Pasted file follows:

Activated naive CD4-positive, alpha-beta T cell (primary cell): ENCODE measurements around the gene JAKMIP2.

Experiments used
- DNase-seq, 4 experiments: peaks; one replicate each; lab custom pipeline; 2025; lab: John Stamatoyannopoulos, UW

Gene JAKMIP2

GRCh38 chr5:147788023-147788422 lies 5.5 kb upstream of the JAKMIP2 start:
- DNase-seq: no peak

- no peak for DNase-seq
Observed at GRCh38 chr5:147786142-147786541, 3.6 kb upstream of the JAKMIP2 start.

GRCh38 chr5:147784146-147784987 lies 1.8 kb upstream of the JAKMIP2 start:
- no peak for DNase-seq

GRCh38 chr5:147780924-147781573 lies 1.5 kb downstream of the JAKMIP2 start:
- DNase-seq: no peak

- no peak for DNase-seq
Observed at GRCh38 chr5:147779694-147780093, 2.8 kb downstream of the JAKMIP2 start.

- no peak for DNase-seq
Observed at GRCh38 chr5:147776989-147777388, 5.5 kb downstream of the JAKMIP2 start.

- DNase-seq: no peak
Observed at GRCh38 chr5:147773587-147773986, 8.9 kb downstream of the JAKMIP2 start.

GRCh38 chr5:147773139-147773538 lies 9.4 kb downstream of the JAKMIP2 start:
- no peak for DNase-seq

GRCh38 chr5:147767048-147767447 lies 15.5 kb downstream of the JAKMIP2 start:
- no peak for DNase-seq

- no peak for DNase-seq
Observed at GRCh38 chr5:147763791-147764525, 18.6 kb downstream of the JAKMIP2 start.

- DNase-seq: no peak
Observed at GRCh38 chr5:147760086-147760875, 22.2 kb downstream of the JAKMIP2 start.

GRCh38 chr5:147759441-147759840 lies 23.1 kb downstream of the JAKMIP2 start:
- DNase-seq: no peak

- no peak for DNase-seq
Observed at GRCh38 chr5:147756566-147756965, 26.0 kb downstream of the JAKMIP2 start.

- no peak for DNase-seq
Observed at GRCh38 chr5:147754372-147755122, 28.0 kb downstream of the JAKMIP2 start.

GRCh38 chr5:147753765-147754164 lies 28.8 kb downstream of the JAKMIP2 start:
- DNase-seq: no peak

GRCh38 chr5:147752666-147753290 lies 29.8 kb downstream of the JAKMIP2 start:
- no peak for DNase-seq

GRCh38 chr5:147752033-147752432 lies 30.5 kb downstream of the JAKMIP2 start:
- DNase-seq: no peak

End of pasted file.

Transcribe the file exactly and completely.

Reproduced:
Activated naive CD4-positive, alpha-beta T cell (primary cell): ENCODE measurements around the gene JAKMIP2.

Experiments used
- DNase-seq, 4 experiments: peaks; one replicate each; lab custom pipeline; 2025; lab: John Stamatoyannopoulos, UW

Gene JAKMIP2

GRCh38 chr5:147788023-147788422 lies 5.5 kb upstream of the JAKMIP2 start:
- DNase-seq: no peak

- no peak for DNase-seq
Observed at GRCh38 chr5:147786142-147786541, 3.6 kb upstream of the JAKMIP2 start.

GRCh38 chr5:147784146-147784987 lies 1.8 kb upstream of the JAKMIP2 start:
- no peak for DNase-seq

GRCh38 chr5:147780924-147781573 lies 1.5 kb downstream of the JAKMIP2 start:
- DNase-seq: no peak

- no peak for DNase-seq
Observed at GRCh38 chr5:147779694-147780093, 2.8 kb downstream of the JAKMIP2 start.

- no peak for DNase-seq
Observed at GRCh38 chr5:147776989-147777388, 5.5 kb downstream of the JAKMIP2 start.

- DNase-seq: no peak
Observed at GRCh38 chr5:147773587-147773986, 8.9 kb downstream of the JAKMIP2 start.

GRCh38 chr5:147773139-147773538 lies 9.4 kb downstream of the JAKMIP2 start:
- no peak for DNase-seq

GRCh38 chr5:147767048-147767447 lies 15.5 kb downstream of the JAKMIP2 start:
- no peak for DNase-seq

- no peak for DNase-seq
Observed at GRCh38 chr5:147763791-147764525, 18.6 kb downstream of the JAKMIP2 start.

- DNase-seq: no peak
Observed at GRCh38 chr5:147760086-147760875, 22.2 kb downstream of the JAKMIP2 start.

GRCh38 chr5:147759441-147759840 lies 23.1 kb downstream of the JAKMIP2 start:
- DNase-seq: no peak

- no peak for DNase-seq
Observed at GRCh38 chr5:147756566-147756965, 26.0 kb downstream of the JAKMIP2 start.

- no peak for DNase-seq
Observed at GRCh38 chr5:147754372-147755122, 28.0 kb downstream of the JAKMIP2 start.

GRCh38 chr5:147753765-147754164 lies 28.8 kb downstream of the JAKMIP2 start:
- DNase-seq: no peak

GRCh38 chr5:147752666-147753290 lies 29.8 kb downstream of the JAKMIP2 start:
- no peak for DNase-seq

GRCh38 chr5:147752033-147752432 lies 30.5 kb downstream of the JAKMIP2 start:
- DNase-seq: no peak